The Huancayo – Huancavelica’s southerly 914mm “twin”, is the Ferrocarril Cuzco – Santa Ana – running north-westward out of the historic and Inca-associated city of Cuzco, “top-end” terminus of the 1435mm gauge Southern Railway of Peru. The CSA can be seen to be in a good position as tourist-bait: running dramatically through superb mountain scenery (more so even, than the H-H), and giving access to the extensive and fascinating Inca ruins at Macchu Picchu. This railway’s ultimate extent – including a couple of branches -- reckoned about 125km; though assorted violence on the part of Nature in fairly recent times, has done some curtailing of its outerly reaches, and changing of the final railhead for the ruins.
The CSA had the attraction of genuine steam working, up to a relatively late date (certainly outlasting same, on the standard-gauge Southern system); though overall, succumbing to dieselisation a little earlier than the H-H. In steam’s last years on the CSA, modern 2-8-2s performed most of what steam action there was; though 4-6-0 no. 100, ex-Chimbote ex-Sumpter Valley, often served as Cuzco station pilot well into the 1970s.
The CSA seems to have everything that could ideally be wished for narrow-gauge railways, re inspiring affection and attracting mass-patronage. Great scenery; a destination which attracts “normal” tourists in great numbers (and the railway is actually the most expeditious way of getting there); and colourful rail antics. The latter, long involved the line’s exiting Cuzco via street running, and then climbing out of the town by multiple zig-zags, before taking an uphill but basically straightforward course north-westwards. The street-and-zig-zags factor – though fun for railway amateurs and people entertained by exotic transport quirks – has long been seen as a time-consuming detriment as regards efficient getting from A to B (or C to MP), and local authority has sought ways of eliminating it, with many plans (seemingly so far, not executed) for building a totally new route out of the city for the line, eliminating the obstacles concerned. In recent times, a liberal policy has seemingly been followed as regards permission and franchises for rail use, with different and competing operators being allowed use of the rail line. Some of such, have been opting for taking patrons by road between Cuzco and Poroy – not far out of the city, but above the end of the railway’s zig-zags – and conveying them by rail between Poroy and the ruins. There are some indications that at the time of writing, all rail workings over the difficult section out of the city, are suspended, and all rail services pro tem terminating at Poroy.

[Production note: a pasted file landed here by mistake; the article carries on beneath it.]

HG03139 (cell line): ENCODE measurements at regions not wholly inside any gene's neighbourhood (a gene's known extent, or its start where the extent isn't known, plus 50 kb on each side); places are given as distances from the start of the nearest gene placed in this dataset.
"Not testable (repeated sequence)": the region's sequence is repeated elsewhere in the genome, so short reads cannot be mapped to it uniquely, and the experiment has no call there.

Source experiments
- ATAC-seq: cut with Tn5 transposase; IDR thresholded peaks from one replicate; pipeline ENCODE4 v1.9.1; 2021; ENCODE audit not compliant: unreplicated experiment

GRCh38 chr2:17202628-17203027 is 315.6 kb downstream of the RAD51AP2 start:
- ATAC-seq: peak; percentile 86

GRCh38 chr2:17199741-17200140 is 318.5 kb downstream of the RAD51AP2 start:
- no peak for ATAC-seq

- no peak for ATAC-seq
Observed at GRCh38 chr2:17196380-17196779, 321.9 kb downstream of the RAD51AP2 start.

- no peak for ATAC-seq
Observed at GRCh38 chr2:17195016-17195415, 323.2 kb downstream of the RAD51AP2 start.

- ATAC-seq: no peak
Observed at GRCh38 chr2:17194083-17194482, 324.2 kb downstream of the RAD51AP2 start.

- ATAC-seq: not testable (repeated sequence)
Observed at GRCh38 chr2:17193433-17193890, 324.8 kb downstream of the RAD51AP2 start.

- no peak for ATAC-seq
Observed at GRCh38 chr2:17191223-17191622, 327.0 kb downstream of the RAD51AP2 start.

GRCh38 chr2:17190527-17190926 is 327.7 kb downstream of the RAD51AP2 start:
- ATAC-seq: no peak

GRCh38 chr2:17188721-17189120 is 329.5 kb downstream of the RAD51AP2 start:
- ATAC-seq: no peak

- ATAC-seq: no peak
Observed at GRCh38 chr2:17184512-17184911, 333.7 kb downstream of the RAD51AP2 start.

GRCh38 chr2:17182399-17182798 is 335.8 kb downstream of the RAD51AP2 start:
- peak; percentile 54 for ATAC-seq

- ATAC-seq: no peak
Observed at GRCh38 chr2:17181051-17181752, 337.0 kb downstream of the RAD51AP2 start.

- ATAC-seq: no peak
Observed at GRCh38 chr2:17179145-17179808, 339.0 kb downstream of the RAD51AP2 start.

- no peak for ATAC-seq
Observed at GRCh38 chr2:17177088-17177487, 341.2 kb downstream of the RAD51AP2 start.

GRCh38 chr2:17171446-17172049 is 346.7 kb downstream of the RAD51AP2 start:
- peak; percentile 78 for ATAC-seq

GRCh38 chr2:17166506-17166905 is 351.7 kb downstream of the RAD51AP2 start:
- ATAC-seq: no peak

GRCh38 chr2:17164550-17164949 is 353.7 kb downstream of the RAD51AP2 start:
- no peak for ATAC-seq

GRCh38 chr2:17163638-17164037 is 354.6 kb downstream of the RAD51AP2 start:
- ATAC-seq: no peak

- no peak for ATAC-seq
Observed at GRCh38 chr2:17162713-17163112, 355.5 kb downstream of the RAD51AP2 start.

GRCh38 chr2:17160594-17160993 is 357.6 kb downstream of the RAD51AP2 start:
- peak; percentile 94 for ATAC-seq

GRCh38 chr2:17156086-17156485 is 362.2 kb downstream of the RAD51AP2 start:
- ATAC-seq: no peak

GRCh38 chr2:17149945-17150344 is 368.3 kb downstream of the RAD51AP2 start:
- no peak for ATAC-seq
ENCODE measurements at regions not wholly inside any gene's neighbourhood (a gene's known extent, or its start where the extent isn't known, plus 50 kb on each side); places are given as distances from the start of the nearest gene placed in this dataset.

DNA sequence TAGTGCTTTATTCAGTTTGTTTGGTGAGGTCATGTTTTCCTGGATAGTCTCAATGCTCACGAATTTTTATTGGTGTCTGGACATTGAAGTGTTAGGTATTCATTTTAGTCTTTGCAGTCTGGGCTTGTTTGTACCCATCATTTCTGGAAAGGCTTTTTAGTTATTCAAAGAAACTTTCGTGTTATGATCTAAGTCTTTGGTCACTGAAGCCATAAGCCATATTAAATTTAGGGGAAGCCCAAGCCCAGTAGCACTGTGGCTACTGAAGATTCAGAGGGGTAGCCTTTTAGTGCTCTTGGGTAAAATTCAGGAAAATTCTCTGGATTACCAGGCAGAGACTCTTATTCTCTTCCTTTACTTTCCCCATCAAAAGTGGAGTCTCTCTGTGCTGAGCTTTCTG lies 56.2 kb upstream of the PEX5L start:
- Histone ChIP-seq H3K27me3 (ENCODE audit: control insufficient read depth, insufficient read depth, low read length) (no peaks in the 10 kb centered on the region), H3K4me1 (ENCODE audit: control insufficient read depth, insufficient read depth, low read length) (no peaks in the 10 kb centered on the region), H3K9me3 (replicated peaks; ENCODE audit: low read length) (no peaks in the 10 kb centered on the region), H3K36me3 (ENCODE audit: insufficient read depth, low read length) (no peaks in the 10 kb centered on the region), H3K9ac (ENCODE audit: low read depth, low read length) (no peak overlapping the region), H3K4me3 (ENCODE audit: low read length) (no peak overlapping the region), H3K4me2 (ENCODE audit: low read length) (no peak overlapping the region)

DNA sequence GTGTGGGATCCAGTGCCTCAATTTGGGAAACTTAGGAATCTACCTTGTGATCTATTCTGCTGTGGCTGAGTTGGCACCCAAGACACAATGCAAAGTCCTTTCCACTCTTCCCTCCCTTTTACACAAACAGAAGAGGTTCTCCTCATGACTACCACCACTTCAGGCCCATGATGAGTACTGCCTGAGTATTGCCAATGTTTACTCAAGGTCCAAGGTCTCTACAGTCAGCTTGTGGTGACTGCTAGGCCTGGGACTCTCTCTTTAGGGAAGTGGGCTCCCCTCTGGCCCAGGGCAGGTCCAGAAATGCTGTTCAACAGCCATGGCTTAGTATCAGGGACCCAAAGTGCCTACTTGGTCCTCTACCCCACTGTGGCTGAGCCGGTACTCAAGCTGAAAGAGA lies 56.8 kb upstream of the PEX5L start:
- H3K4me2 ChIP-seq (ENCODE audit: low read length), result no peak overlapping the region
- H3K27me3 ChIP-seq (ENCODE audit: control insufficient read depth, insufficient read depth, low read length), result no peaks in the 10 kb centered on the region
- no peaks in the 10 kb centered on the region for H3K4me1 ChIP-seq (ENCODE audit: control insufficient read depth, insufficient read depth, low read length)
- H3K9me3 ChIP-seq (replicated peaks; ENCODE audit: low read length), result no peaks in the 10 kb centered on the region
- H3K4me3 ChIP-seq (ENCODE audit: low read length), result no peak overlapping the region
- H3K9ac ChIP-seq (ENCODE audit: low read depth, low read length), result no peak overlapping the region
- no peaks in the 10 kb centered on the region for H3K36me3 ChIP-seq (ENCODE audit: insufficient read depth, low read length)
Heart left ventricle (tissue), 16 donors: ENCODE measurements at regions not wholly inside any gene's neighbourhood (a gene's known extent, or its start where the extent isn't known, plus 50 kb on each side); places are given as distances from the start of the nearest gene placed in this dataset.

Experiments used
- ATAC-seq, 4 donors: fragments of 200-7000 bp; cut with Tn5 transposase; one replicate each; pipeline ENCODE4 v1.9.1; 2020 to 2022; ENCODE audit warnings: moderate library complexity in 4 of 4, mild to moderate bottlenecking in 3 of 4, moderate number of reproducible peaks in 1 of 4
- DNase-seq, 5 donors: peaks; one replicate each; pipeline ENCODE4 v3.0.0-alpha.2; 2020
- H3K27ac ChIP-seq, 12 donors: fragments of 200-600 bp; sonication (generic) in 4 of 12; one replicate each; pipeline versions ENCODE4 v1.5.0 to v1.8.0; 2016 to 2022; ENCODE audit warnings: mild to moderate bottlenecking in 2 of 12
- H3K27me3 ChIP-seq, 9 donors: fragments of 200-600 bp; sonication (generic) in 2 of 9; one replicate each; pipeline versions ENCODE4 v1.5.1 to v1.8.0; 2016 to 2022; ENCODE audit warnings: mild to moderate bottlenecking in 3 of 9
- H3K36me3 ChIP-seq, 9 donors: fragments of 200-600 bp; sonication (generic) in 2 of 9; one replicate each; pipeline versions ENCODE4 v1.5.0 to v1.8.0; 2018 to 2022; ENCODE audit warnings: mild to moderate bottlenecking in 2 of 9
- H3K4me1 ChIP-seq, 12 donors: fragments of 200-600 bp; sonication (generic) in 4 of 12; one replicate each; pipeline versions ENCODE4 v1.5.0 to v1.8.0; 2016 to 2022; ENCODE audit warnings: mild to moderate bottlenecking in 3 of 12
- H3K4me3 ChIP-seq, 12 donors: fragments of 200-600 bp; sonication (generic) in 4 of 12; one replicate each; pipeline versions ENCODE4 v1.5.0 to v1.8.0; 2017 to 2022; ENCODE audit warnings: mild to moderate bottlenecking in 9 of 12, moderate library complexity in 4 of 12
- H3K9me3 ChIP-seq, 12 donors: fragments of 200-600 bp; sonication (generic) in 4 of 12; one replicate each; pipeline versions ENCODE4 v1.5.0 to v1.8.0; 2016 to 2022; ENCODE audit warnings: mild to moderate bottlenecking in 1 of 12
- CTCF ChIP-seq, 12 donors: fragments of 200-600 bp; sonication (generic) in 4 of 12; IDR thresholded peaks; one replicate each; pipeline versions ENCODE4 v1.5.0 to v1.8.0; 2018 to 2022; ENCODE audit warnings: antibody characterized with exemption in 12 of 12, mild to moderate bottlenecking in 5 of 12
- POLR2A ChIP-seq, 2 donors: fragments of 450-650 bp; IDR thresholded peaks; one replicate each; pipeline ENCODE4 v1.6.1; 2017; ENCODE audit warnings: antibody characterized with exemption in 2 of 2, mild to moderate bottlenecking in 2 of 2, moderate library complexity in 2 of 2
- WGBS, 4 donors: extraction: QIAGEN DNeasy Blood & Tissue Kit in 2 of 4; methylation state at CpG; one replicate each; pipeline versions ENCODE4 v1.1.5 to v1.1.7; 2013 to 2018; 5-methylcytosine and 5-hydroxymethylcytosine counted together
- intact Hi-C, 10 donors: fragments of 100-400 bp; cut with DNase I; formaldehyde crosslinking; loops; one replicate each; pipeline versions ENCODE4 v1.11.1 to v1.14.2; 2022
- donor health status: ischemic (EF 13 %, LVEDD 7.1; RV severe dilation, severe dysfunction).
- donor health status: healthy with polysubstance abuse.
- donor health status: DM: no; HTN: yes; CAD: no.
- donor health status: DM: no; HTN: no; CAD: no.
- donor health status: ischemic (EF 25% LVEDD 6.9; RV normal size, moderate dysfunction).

At all events, the CSA is now Peru’s last operational 914mm gauge public railway; and runs multiple well-used workings, all-diesel (loco-hauled / railmotors), for tourists eager to “do” Macchu Pichu. No doubt some few of those, appreciate the rarity in the world of the gauge over which they are travelling...
After the “told-of-as-above”, there has been – IMO astoundingly -- almost no incidence of 914mm gauge public railways anywhere else in the world. As mentioned in my “A Garland of Islands – Africa 1”, the short-lived and short-distance public line on Zanzibar was 914mm gauge (contracted for and built by a US firm) – and by the unsparing standards which I apply in this matter, “that was it” for Africa, Asia, and Australasia. There have been some, though not many, 914mm industrial / agricultural lines in those reaches of the globe; there are suggestions that Japan may have had a couple of possible contenders, but the scene there for the gauge would appear very much to have been “industrial and / or urban trams with various motive power”. With the worldwide on the whole highly eclectic approach to railway gauges; I simply find it surprising that this particular, attractive, one should have – outside of areas where US influence was strong – got almost nowhere. As is often observed, it’s a funny old world.
Internet Sources - these are historic as opposed to covering tourist operation.